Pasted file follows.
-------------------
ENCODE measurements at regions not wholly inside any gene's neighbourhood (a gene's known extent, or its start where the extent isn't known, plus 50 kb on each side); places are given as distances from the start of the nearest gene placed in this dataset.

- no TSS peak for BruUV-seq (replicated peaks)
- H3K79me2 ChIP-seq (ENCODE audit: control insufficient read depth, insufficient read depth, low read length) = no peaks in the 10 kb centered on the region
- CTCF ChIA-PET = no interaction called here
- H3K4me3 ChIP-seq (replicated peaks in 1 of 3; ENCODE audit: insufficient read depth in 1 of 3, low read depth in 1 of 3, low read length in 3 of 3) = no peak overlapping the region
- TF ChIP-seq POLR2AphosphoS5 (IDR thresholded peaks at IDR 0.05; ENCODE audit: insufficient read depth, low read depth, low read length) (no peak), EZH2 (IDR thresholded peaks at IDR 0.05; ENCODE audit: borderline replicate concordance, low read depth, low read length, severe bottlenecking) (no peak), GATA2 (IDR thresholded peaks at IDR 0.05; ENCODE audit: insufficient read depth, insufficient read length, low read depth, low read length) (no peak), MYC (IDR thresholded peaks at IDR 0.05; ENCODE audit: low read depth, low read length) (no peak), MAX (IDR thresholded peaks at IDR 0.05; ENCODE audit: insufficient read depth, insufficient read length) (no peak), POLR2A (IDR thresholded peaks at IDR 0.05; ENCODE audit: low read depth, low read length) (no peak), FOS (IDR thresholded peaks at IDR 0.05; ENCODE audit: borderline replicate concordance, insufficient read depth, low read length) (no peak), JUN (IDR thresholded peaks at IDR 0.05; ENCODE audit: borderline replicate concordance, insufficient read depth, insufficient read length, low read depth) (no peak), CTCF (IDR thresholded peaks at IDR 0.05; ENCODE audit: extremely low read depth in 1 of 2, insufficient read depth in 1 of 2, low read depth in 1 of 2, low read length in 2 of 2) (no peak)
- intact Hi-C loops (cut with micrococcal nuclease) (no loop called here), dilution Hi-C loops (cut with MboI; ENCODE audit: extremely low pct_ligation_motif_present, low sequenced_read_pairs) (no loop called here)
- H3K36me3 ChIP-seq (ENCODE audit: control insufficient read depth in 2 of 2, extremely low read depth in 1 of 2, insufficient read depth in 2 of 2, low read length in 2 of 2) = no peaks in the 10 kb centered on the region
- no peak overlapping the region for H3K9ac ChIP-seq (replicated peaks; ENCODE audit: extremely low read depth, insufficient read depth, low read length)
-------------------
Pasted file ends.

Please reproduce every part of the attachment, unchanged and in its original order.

ENCODE measurements at regions not wholly inside any gene's neighbourhood (a gene's known extent, or its start where the extent isn't known, plus 50 kb on each side); places are given as distances from the start of the nearest gene placed in this dataset.

- no TSS peak for BruUV-seq (replicated peaks)
- H3K79me2 ChIP-seq (ENCODE audit: control insufficient read depth, insufficient read depth, low read length) = no peaks in the 10 kb centered on the region
- CTCF ChIA-PET = no interaction called here
- H3K4me3 ChIP-seq (replicated peaks in 1 of 3; ENCODE audit: insufficient read depth in 1 of 3, low read depth in 1 of 3, low read length in 3 of 3) = no peak overlapping the region
- TF ChIP-seq POLR2AphosphoS5 (IDR thresholded peaks at IDR 0.05; ENCODE audit: insufficient read depth, low read depth, low read length) (no peak), EZH2 (IDR thresholded peaks at IDR 0.05; ENCODE audit: borderline replicate concordance, low read depth, low read length, severe bottlenecking) (no peak), GATA2 (IDR thresholded peaks at IDR 0.05; ENCODE audit: insufficient read depth, insufficient read length, low read depth, low read length) (no peak), MYC (IDR thresholded peaks at IDR 0.05; ENCODE audit: low read depth, low read length) (no peak), MAX (IDR thresholded peaks at IDR 0.05; ENCODE audit: insufficient read depth, insufficient read length) (no peak), POLR2A (IDR thresholded peaks at IDR 0.05; ENCODE audit: low read depth, low read length) (no peak), FOS (IDR thresholded peaks at IDR 0.05; ENCODE audit: borderline replicate concordance, insufficient read depth, low read length) (no peak), JUN (IDR thresholded peaks at IDR 0.05; ENCODE audit: borderline replicate concordance, insufficient read depth, insufficient read length, low read depth) (no peak), CTCF (IDR thresholded peaks at IDR 0.05; ENCODE audit: extremely low read depth in 1 of 2, insufficient read depth in 1 of 2, low read depth in 1 of 2, low read length in 2 of 2) (no peak)
- intact Hi-C loops (cut with micrococcal nuclease) (no loop called here), dilution Hi-C loops (cut with MboI; ENCODE audit: extremely low pct_ligation_motif_present, low sequenced_read_pairs) (no loop called here)
- H3K36me3 ChIP-seq (ENCODE audit: control insufficient read depth in 2 of 2, extremely low read depth in 1 of 2, insufficient read depth in 2 of 2, low read length in 2 of 2) = no peaks in the 10 kb centered on the region
- no peak overlapping the region for H3K9ac ChIP-seq (replicated peaks; ENCODE audit: extremely low read depth, insufficient read depth, low read length)